workplace posters

lightbringersamael  asked:

Prompt alert: Lucifer getting used to flying again and ends up taking Chloe for a flight

“Wait,” Ella says. “Are you serious? He has wings? Wingy-wings?”

“Yeah.” Chloe rubs the bridge of her nose. “I know I sound a little cracked, but… I kind of figured that you were the only person I could talk to who might get it.”

“Aw, man. That is so sweet. But.” Ella is not going to be distracted. “He has, you know – ” She does an improvised Funky Chicken in the middle of the forensics lab. “Can he fly? Because I’m sorry, that would be awesome.”

Chloe eyes her narrowly. “You’re taking this surprisingly well.”

“Why not?” Ella shrugs. “I’ve always known there was something different about him. Weird. I mean, not weird – well, yes, weird, a lot weird, but more than just that. Him being an angel, I can’t say I’m all that shocked, you know? It’s not like it’s something that I think can’t happen. I believe in a book where it happens a lot. Hey, has he announced anything? Like the two of you are meant to be and having a miracle baby?”

Chloe’s look turns cold. “No.”

“Darn.” Ella sighs. “Anyway. Wow. I have so many questions. I’m not gonna ask them, because  he’ll do that thing where he spooks and runs away like a startled turtle. If turtles ran, but you know what I mean. Is he here?”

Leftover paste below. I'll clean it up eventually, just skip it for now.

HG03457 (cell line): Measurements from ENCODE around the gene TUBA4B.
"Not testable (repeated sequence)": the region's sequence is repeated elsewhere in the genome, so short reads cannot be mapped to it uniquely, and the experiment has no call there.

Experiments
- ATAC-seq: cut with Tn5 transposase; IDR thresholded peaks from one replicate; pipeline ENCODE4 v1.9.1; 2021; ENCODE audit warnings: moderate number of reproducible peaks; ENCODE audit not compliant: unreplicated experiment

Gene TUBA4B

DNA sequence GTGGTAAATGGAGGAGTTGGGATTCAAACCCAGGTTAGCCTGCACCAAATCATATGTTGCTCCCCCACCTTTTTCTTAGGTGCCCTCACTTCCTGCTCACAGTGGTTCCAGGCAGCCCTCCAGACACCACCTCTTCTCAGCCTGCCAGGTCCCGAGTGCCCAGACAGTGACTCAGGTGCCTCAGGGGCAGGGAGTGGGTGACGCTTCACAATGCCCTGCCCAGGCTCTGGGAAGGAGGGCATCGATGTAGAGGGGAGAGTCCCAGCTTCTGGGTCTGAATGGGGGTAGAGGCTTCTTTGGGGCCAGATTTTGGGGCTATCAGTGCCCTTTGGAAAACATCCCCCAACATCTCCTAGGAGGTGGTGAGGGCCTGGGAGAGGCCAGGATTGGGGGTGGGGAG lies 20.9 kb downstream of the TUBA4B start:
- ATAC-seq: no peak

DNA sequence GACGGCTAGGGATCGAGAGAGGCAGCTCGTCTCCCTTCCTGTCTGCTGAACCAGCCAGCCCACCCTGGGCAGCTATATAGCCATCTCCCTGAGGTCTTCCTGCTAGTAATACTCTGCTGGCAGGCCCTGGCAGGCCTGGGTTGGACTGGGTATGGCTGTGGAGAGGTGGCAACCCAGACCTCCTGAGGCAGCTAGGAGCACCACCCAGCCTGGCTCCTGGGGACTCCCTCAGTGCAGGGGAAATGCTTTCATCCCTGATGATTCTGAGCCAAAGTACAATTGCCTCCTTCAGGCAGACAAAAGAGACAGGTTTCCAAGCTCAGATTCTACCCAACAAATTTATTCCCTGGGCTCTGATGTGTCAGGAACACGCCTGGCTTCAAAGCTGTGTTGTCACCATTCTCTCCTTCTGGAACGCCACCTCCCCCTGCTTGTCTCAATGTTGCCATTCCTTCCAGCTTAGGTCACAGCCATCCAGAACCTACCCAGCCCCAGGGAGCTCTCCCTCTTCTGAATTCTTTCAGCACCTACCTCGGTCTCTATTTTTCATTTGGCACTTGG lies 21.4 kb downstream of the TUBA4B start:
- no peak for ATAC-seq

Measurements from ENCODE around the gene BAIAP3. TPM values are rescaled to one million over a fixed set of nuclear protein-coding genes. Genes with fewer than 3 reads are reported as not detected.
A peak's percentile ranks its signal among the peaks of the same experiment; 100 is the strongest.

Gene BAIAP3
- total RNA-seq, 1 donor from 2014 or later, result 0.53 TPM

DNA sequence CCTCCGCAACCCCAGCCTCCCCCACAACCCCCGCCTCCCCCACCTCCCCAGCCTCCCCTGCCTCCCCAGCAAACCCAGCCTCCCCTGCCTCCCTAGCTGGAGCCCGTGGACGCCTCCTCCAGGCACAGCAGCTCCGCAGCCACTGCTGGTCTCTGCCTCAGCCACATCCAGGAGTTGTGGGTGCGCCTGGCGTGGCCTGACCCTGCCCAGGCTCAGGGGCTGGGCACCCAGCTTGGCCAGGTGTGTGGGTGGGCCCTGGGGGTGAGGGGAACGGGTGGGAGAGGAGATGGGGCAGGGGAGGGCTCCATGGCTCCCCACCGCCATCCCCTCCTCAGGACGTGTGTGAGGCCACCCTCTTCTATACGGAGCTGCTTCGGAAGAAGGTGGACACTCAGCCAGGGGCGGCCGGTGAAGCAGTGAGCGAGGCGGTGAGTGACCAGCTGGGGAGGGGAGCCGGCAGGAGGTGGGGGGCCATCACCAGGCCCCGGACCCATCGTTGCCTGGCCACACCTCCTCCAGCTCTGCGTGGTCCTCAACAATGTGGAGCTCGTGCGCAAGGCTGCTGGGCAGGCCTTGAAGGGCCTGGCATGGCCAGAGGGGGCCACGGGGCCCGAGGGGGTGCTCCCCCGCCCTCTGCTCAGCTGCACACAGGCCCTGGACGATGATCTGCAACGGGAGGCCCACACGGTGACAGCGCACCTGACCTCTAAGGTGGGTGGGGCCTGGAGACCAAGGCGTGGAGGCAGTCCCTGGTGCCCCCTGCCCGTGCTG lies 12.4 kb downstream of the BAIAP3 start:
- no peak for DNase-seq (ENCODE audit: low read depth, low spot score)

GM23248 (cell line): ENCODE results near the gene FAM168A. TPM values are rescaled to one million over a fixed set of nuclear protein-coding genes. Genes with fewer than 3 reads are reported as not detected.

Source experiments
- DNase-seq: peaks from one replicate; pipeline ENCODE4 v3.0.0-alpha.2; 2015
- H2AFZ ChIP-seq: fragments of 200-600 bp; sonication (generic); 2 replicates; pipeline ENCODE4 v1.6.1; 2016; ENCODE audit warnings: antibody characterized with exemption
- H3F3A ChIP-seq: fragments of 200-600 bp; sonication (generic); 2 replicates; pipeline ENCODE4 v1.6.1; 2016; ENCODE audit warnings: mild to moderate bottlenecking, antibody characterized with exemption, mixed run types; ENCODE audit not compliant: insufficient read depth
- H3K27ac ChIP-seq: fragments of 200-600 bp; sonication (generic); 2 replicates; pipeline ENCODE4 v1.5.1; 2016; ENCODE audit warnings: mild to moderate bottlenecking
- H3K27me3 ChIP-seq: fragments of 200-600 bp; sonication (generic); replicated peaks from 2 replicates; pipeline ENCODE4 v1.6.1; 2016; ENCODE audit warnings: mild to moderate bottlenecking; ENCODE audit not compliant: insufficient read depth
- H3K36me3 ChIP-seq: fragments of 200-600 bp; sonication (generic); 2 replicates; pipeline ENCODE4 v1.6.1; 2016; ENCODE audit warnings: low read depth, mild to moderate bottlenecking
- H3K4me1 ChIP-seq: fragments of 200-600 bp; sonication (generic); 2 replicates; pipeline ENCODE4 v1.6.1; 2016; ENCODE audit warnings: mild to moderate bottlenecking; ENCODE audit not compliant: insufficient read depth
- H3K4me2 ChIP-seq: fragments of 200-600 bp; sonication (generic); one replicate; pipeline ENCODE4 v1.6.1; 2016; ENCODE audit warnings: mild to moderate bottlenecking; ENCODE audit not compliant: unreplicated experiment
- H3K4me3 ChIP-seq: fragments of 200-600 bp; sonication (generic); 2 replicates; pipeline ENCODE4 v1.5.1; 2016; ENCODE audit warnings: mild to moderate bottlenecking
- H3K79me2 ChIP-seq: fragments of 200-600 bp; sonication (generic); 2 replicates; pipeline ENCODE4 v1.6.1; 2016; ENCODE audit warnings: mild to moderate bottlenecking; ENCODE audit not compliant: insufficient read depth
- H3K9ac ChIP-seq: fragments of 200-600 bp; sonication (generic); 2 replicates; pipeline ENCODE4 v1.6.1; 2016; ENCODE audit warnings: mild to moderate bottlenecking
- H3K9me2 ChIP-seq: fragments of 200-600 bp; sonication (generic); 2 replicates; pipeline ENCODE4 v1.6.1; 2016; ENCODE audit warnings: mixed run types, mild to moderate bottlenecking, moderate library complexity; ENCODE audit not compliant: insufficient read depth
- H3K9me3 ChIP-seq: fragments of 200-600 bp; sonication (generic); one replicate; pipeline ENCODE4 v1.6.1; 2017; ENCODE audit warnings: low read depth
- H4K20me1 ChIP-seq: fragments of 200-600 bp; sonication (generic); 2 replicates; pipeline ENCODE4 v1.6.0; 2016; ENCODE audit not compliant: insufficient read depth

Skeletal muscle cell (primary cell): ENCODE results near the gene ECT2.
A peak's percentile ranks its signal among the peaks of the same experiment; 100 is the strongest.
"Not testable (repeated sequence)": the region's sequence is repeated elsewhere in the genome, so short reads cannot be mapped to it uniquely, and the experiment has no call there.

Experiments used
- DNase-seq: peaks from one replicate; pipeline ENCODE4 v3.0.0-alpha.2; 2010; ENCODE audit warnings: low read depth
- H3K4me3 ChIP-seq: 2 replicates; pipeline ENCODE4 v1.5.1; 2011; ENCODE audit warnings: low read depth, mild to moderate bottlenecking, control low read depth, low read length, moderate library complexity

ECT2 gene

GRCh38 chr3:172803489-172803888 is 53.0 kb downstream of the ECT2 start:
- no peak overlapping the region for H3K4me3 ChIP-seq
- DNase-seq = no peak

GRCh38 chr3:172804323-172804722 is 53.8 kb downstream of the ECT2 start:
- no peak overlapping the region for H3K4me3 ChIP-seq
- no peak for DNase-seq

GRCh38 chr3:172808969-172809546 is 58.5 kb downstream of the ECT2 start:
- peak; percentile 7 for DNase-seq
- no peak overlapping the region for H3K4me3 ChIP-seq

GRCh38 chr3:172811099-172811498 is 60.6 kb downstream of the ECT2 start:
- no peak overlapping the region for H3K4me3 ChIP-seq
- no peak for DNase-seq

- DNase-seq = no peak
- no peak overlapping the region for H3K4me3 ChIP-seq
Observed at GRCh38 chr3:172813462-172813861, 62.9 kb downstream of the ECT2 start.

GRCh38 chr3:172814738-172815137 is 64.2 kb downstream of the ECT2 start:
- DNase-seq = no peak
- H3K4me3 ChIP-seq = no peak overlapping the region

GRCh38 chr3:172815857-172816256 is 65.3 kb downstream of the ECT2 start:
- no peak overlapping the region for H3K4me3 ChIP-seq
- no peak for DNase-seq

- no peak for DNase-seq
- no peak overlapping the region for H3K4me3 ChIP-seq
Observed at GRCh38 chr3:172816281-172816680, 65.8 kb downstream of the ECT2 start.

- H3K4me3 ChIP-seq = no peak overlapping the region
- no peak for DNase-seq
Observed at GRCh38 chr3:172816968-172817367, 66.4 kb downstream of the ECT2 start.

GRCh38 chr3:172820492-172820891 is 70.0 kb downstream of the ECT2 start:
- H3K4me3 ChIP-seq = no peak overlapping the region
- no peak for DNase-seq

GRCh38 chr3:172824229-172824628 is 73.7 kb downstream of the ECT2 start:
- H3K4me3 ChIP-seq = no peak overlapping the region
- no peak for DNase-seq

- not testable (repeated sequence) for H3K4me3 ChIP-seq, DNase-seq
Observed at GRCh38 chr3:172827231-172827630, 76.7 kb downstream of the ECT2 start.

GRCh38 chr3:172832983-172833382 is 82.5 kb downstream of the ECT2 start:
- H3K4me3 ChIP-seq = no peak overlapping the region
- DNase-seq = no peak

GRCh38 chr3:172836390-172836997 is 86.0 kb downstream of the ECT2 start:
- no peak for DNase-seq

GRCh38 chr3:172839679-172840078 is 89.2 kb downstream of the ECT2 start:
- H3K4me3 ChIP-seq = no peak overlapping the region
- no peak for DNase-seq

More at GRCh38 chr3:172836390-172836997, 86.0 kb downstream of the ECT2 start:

“Yeah. In the break room.” At the other woman’s look of barely restrained curiosity, Chloe sighs and decides that since the cat, or rather the angel, is out of the bag, they might as well at least allow Ella a chance to peek. Not that Lucifer is going to be strutting around the station with his wings (or any other part of him, hopefully) hanging out, but still. “Fine. Come on.”

They leave Ella’s lab and start down the corridor to the break room. Just before they enter, however, they hear a familiar voice complaining, “Lucifer, did you eat my pudding again?”

“I did not.”

“It was right there!” Trust Dan’s dessert-related tribulations to be ongoing. “Look, I might not mind letting you have it if you asked, but you can’t just grab it and – ”

“Fine, if it’s that big of a deal, I’ll just fly down to the corner store and act as your personal messenger angel, shall I? More of Gabby’s gig than mine, but if you insist – ”

“Lucifer, can you not say crazy shit for two seconds and just – how’d you fly, anyway – ”

“Oh for goodness’ sake, Daniel! WITH THESE!”

There is a rush of air, a whoosh, a sudden light that does not come from the dismal fluorescents, and papers swirl off down the hall in a miniature cyclone. Chloe stops, stares, and then rushes forward, Ella on her heels, to wrench the door open and find Dan flattened across the far wall looking as if he is about to have a heart attack. This is understandable, due to the fact that Lucifer is standing with wings unfolded, bursting from the back of his usual smart suit jacket, tips almost touching the workplace safety poster on one wall and the coffee machine on the other. At the sight of her, he folds them tidily against his shoulders and smiles brightly. “Ah! Detective!”